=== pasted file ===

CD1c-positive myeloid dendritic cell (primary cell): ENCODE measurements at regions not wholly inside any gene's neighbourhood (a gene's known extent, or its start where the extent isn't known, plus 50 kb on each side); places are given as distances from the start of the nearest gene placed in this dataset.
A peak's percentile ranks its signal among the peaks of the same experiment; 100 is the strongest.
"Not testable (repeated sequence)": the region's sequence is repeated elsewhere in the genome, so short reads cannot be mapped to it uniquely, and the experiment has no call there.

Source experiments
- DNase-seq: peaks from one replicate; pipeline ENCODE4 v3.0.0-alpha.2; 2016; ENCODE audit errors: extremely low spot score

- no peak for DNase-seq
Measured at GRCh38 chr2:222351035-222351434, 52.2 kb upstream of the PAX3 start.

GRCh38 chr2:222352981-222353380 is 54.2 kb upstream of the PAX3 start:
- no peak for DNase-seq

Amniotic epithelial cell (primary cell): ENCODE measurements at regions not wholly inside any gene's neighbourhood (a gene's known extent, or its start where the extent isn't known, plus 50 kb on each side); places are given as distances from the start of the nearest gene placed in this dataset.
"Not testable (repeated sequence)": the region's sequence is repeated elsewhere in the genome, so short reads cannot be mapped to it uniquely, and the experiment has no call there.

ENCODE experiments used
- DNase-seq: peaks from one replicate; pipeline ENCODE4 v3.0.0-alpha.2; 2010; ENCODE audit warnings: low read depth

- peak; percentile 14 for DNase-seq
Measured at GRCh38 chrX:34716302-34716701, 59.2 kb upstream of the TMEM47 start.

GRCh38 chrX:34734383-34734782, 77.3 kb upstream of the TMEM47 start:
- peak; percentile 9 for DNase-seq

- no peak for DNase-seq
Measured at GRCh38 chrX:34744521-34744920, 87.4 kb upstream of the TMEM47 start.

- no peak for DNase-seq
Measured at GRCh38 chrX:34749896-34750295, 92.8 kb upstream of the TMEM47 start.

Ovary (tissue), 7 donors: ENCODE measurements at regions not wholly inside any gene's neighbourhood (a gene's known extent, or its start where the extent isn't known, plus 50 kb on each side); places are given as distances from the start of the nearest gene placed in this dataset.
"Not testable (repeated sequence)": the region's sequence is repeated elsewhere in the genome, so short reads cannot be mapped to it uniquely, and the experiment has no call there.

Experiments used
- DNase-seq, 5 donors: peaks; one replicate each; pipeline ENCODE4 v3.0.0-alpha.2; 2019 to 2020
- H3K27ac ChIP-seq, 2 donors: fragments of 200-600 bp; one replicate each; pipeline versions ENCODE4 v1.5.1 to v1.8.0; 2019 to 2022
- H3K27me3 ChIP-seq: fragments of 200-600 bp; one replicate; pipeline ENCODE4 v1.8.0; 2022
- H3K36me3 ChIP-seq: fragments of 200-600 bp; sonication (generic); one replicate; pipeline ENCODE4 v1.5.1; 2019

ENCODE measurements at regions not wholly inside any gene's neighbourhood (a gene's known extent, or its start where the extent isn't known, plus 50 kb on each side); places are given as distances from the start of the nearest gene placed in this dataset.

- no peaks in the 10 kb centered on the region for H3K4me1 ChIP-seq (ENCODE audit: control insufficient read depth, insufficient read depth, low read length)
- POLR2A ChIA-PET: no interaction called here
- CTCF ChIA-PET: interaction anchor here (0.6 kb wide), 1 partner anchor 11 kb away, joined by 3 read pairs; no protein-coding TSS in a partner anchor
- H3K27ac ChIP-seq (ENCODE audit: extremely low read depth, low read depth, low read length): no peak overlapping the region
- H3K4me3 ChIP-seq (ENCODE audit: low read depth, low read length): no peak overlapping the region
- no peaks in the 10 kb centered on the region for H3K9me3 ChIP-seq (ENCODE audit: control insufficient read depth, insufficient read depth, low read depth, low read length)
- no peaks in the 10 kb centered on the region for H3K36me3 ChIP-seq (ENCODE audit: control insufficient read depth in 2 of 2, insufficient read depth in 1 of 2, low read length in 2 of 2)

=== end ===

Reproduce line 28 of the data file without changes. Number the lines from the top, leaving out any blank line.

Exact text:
- H3K36me3 ChIP-seq: fragments of 200-600 bp; sonication (generic); one replicate; pipeline ENCODE4 v1.5.1; 2019